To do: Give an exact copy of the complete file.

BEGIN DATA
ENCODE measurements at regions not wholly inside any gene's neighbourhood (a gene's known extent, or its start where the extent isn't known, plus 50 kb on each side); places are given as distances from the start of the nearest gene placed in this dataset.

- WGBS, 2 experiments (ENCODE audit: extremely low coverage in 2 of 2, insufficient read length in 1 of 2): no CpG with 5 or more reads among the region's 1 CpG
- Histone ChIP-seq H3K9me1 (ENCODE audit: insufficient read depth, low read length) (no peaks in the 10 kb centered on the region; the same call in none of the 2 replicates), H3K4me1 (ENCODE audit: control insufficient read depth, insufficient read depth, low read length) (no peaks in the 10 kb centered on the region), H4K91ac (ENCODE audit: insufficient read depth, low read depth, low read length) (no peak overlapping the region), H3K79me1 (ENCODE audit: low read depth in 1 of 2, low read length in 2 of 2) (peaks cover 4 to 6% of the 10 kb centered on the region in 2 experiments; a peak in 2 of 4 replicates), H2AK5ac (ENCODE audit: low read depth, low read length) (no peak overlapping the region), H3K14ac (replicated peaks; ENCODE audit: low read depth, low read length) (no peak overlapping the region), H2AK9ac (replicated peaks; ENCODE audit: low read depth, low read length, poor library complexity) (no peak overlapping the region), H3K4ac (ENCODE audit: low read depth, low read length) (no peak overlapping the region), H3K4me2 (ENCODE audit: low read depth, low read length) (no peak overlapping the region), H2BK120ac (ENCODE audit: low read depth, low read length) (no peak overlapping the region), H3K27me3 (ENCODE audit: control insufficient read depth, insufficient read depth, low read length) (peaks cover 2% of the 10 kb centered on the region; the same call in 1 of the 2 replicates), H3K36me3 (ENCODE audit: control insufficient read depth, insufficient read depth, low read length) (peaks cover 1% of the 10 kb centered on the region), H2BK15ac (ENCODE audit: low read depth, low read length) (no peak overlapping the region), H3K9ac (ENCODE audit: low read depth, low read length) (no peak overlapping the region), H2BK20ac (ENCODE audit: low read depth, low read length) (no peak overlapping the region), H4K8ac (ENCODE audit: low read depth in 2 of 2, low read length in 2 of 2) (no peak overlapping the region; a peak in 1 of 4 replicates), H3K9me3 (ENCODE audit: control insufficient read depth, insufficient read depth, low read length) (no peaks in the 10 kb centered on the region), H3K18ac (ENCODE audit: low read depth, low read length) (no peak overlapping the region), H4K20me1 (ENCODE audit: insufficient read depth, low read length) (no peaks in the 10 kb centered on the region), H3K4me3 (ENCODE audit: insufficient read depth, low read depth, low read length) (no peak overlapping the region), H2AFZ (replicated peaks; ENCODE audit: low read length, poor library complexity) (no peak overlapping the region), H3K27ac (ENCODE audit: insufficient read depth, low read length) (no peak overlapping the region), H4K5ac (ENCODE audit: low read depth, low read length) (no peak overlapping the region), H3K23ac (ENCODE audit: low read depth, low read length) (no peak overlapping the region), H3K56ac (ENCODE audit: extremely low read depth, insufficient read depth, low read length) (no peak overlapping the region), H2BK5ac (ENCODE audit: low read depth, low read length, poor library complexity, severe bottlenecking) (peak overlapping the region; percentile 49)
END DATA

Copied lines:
ENCODE measurements at regions not wholly inside any gene's neighbourhood (a gene's known extent, or its start where the extent isn't known, plus 50 kb on each side); places are given as distances from the start of the nearest gene placed in this dataset.

- WGBS, 2 experiments (ENCODE audit: extremely low coverage in 2 of 2, insufficient read length in 1 of 2): no CpG with 5 or more reads among the region's 1 CpG
- Histone ChIP-seq H3K9me1 (ENCODE audit: insufficient read depth, low read length) (no peaks in the 10 kb centered on the region; the same call in none of the 2 replicates), H3K4me1 (ENCODE audit: control insufficient read depth, insufficient read depth, low read length) (no peaks in the 10 kb centered on the region), H4K91ac (ENCODE audit: insufficient read depth, low read depth, low read length) (no peak overlapping the region), H3K79me1 (ENCODE audit: low read depth in 1 of 2, low read length in 2 of 2) (peaks cover 4 to 6% of the 10 kb centered on the region in 2 experiments; a peak in 2 of 4 replicates), H2AK5ac (ENCODE audit: low read depth, low read length) (no peak overlapping the region), H3K14ac (replicated peaks; ENCODE audit: low read depth, low read length) (no peak overlapping the region), H2AK9ac (replicated peaks; ENCODE audit: low read depth, low read length, poor library complexity) (no peak overlapping the region), H3K4ac (ENCODE audit: low read depth, low read length) (no peak overlapping the region), H3K4me2 (ENCODE audit: low read depth, low read length) (no peak overlapping the region), H2BK120ac (ENCODE audit: low read depth, low read length) (no peak overlapping the region), H3K27me3 (ENCODE audit: control insufficient read depth, insufficient read depth, low read length) (peaks cover 2% of the 10 kb centered on the region; the same call in 1 of the 2 replicates), H3K36me3 (ENCODE audit: control insufficient read depth, insufficient read depth, low read length) (peaks cover 1% of the 10 kb centered on the region), H2BK15ac (ENCODE audit: low read depth, low read length) (no peak overlapping the region), H3K9ac (ENCODE audit: low read depth, low read length) (no peak overlapping the region), H2BK20ac (ENCODE audit: low read depth, low read length) (no peak overlapping the region), H4K8ac (ENCODE audit: low read depth in 2 of 2, low read length in 2 of 2) (no peak overlapping the region; a peak in 1 of 4 replicates), H3K9me3 (ENCODE audit: control insufficient read depth, insufficient read depth, low read length) (no peaks in the 10 kb centered on the region), H3K18ac (ENCODE audit: low read depth, low read length) (no peak overlapping the region), H4K20me1 (ENCODE audit: insufficient read depth, low read length) (no peaks in the 10 kb centered on the region), H3K4me3 (ENCODE audit: insufficient read depth, low read depth, low read length) (no peak overlapping the region), H2AFZ (replicated peaks; ENCODE audit: low read length, poor library complexity) (no peak overlapping the region), H3K27ac (ENCODE audit: insufficient read depth, low read length) (no peak overlapping the region), H4K5ac (ENCODE audit: low read depth, low read length) (no peak overlapping the region), H3K23ac (ENCODE audit: low read depth, low read length) (no peak overlapping the region), H3K56ac (ENCODE audit: extremely low read depth, insufficient read depth, low read length) (no peak overlapping the region), H2BK5ac (ENCODE audit: low read depth, low read length, poor library complexity, severe bottlenecking) (peak overlapping the region; percentile 49)